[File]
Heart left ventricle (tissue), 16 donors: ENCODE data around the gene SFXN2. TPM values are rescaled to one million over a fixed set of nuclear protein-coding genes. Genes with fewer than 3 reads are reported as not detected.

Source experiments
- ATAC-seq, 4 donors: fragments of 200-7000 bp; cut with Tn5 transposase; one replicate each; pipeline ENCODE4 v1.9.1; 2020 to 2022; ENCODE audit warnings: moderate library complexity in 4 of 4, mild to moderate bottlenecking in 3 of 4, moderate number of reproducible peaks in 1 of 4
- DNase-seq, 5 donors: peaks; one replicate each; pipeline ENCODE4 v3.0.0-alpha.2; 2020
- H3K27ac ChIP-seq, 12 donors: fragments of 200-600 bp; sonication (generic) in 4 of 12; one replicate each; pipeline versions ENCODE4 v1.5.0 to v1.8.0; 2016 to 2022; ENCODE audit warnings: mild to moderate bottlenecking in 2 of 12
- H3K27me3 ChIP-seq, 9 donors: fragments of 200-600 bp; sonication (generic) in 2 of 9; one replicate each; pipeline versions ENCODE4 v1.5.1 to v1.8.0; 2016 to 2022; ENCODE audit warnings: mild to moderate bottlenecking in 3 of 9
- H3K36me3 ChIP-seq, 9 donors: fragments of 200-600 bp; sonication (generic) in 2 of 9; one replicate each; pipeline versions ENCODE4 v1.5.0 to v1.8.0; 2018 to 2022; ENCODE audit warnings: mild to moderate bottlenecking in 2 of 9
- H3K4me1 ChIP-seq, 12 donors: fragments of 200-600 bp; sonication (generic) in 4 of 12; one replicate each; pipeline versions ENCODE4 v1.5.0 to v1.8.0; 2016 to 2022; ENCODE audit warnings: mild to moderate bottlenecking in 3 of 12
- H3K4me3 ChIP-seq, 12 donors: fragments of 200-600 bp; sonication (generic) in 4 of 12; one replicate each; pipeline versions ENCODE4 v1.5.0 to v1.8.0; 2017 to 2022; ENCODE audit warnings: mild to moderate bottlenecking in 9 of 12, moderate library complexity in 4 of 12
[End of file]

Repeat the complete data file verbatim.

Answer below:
Heart left ventricle (tissue), 16 donors: ENCODE data around the gene SFXN2. TPM values are rescaled to one million over a fixed set of nuclear protein-coding genes. Genes with fewer than 3 reads are reported as not detected.

Source experiments
- ATAC-seq, 4 donors: fragments of 200-7000 bp; cut with Tn5 transposase; one replicate each; pipeline ENCODE4 v1.9.1; 2020 to 2022; ENCODE audit warnings: moderate library complexity in 4 of 4, mild to moderate bottlenecking in 3 of 4, moderate number of reproducible peaks in 1 of 4
- DNase-seq, 5 donors: peaks; one replicate each; pipeline ENCODE4 v3.0.0-alpha.2; 2020
- H3K27ac ChIP-seq, 12 donors: fragments of 200-600 bp; sonication (generic) in 4 of 12; one replicate each; pipeline versions ENCODE4 v1.5.0 to v1.8.0; 2016 to 2022; ENCODE audit warnings: mild to moderate bottlenecking in 2 of 12
- H3K27me3 ChIP-seq, 9 donors: fragments of 200-600 bp; sonication (generic) in 2 of 9; one replicate each; pipeline versions ENCODE4 v1.5.1 to v1.8.0; 2016 to 2022; ENCODE audit warnings: mild to moderate bottlenecking in 3 of 9
- H3K36me3 ChIP-seq, 9 donors: fragments of 200-600 bp; sonication (generic) in 2 of 9; one replicate each; pipeline versions ENCODE4 v1.5.0 to v1.8.0; 2018 to 2022; ENCODE audit warnings: mild to moderate bottlenecking in 2 of 9
- H3K4me1 ChIP-seq, 12 donors: fragments of 200-600 bp; sonication (generic) in 4 of 12; one replicate each; pipeline versions ENCODE4 v1.5.0 to v1.8.0; 2016 to 2022; ENCODE audit warnings: mild to moderate bottlenecking in 3 of 12
- H3K4me3 ChIP-seq, 12 donors: fragments of 200-600 bp; sonication (generic) in 4 of 12; one replicate each; pipeline versions ENCODE4 v1.5.0 to v1.8.0; 2017 to 2022; ENCODE audit warnings: mild to moderate bottlenecking in 9 of 12, moderate library complexity in 4 of 12